Employees of the Ministry of Culture and its Fund receive 200 million rials ($1 million) annually from the Heritage Fund, which also allocates 111 million rials ($500,000), in the form of bonuses and petty cash for its employees, to the Minister and to his entourage. Payment vouchers show that, in contrast, the support of governmental and private cultural institutions does not exceed 104 million rials ($400,000). These are disbursed to beneficiaries in cash without going through banks.
The Fund management scrambles budgets, which is against both the Financial Law and the Executive Regulations of Wages that set overtime compensation and bonuses to between 40% to 80% of the basic salary and make it conditional to cap it at 25% of the number of employees.
Basic and contractual salaries constitute 13% of the total of the first avenue of funding with an annual average of 90 million rials ($450,000). In contrast, an analysis of the Fund's financial statements from 2003-2014 by a chartered accountant shows that bonuses form four times the allocated amount, at 370%.
There are years where the Fund's resources increased to more than 700 million rials. In those years, wages, fixed dues and administrative requirements continued to account for 88% of its budget, while the share of activities relevant to the Fund's primary function did not exceed 12%.
Yet, this percentage does not reflect actual Fund activity; for example, the manuscript inventory, restoration and documentation project has been ongoing since 2007, and its estimated cost is 5 million rials ($20,000) per month. Interviews held by the investigator with management and employees at the Fund confirmed that this amount was reduced to wages for unofficial employees in the manuscript library in Sana'a.
The Board of Directors is supposed to be formed according to Article 6 of the Fund Law, and it grants the representatives of the Ministry of Culture the authority to make decisions. However, from its inception, and until the preparation of this investigation, the authority remained in the hands of the successive ministers while the Fund remained without a board of directors or regulations.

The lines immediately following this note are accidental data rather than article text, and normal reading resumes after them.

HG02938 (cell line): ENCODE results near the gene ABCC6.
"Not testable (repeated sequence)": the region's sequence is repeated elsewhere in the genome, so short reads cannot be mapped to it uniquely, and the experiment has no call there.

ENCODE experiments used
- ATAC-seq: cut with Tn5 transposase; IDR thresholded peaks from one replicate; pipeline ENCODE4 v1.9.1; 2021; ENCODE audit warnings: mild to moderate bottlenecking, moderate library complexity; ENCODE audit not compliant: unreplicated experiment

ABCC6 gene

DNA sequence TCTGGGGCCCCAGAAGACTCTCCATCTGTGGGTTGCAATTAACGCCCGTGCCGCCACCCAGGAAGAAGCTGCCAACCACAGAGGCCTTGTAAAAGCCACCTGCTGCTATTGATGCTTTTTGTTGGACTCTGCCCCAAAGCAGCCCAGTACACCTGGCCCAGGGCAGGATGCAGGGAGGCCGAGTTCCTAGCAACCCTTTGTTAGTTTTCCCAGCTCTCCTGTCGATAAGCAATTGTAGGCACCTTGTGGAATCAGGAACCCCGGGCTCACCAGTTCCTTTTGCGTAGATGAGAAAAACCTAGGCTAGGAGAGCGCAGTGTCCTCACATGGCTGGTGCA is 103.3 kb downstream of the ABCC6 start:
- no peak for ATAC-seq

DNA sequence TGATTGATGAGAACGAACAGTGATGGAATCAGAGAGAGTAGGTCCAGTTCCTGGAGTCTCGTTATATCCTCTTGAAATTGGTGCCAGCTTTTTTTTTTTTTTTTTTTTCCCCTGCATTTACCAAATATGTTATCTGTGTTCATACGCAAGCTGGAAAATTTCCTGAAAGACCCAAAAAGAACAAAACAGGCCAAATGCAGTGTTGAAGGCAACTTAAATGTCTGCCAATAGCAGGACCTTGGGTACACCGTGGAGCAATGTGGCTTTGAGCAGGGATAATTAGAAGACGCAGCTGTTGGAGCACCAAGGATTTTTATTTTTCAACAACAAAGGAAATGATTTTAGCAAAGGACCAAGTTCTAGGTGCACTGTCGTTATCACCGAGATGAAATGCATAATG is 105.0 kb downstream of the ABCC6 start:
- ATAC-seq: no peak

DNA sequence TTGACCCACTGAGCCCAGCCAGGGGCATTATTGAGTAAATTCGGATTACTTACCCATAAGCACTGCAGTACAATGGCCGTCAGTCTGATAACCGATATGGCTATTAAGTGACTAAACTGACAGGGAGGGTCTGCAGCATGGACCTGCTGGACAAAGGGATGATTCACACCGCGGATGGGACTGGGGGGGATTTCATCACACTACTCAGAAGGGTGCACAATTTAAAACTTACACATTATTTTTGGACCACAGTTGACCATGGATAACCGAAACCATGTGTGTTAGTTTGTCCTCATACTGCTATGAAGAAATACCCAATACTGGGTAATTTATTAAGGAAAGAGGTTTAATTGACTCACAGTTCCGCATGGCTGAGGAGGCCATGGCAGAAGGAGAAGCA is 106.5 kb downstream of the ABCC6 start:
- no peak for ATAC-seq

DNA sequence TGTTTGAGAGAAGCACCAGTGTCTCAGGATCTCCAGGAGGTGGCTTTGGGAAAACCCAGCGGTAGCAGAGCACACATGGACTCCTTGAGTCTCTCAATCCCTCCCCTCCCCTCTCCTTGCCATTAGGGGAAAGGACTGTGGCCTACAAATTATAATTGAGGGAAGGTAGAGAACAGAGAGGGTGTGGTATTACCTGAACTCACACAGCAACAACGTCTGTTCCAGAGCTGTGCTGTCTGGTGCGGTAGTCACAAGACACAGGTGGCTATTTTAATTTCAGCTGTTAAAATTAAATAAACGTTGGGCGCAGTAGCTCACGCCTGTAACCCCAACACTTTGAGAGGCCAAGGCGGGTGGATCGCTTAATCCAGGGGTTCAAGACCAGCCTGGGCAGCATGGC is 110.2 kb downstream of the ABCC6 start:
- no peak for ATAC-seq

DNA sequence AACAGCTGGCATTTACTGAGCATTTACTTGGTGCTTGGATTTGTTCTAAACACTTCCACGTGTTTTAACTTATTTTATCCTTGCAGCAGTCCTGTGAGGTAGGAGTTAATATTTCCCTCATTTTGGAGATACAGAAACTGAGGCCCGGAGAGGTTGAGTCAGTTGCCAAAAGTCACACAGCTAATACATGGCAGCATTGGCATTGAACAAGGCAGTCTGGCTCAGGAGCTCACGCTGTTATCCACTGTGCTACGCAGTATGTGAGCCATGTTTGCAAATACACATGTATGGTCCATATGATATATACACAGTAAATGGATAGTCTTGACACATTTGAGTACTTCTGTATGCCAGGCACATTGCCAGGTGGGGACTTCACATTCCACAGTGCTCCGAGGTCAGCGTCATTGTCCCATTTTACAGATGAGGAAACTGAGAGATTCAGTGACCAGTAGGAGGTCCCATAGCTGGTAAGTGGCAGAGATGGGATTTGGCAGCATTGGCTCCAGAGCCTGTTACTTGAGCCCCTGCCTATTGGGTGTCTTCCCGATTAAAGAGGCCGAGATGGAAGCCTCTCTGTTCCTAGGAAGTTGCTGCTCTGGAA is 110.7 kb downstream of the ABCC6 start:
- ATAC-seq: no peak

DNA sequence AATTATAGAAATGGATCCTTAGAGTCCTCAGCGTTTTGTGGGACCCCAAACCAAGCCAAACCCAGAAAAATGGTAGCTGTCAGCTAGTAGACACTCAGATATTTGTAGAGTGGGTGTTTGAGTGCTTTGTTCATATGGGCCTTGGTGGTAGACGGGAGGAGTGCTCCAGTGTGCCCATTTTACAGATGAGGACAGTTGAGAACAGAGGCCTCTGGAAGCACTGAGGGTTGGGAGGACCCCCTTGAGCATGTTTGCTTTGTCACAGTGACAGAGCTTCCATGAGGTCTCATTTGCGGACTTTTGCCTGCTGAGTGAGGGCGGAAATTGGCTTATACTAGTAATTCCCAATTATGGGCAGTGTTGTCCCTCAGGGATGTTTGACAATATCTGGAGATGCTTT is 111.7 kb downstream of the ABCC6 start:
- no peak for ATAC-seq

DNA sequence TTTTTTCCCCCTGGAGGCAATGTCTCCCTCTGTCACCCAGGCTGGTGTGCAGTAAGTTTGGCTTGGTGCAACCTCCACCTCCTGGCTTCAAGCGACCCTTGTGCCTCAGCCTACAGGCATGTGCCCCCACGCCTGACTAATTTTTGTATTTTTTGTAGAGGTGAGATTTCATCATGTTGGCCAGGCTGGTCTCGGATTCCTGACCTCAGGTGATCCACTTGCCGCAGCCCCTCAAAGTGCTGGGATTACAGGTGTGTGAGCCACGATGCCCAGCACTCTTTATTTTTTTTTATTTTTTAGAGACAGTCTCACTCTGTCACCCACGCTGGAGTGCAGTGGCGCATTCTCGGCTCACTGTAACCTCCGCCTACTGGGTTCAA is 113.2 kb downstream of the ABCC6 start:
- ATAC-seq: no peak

"It is not in the interest of the Minister to form a board of directors because that would limit his authority," explains Walid Dammaj, who was Executive Director of the Fund for two terms.
Five ministers were in charge of the Ministry of Culture between 2002 until the spring of 2015 when state institutions collapsed against the backdrop of the Houthi coup and the forces loyal to the previous regime. Said ministers were Abdul-Wahab Al-Rouhani (2001-2003), Khaled Al-Ruwaishan (2003-2006), Muhammad Abu Bakir Al-Muflihi (2007-2011), Abdulla Obel (2012-2014) and Arwa Othman (November 2014 to January-December 2015).
Dammaj, who worked with Al-Ruwaishan and Obel, stated that: “We would inform the Minister that the orders he issued were in violation of the law in general, and he would respond by telling us to disburse the money anyway.”
In response to the investigator’s questioning, former Minister of Culture Obel says he formed four committees to assess the Fund’s performance in order to save it from its dire condition. Obel was content with his defence of the disbursement of funds to what he called “the talented and creatives”. He considers this a better alternative than the sums going to the “pockets of the Fund's employees”. Regarding the formation of the Fund’s Board of Directors, Obel explained that he contacted Prime Minister Mohammad Salem Basandowa in 2012 to discuss the matter, to no avail.
The former minister attributes the failure in forming a board of directors to the government's preoccupation with complex issues such as the Transitional Justice Law.
Obel, who ascended to his position by virtue of Yemen’s Youth Revolution, took formal steps without considering recommendations from the committees he formed, including spending money on cultural activities and not on individuals, according to data gathered by the investigator.
The investigator attempted to contact Minister Al-Ruwaishan several times; by calls, SMS and WhatsApp, to give him an opportunity to respond, but he did not. It was not at all possible to communicate with Minister Al-Muflihi, and word was that he was abroad.
When Sana'a was celebrated as the Arab Capital of Culture in 2004, hundreds of cultural activities were organised and more than 500 books published. This was able to happen due to the allocation of a budget to the occasion and the collaboration of several parties to make it successful. Bar this celebration, the Fund has consistently maintained a trend of wasting resources, and once that year drew to a close, cultural activities had reverted to the state they were in previously, according to official statistics as well as the attached documents.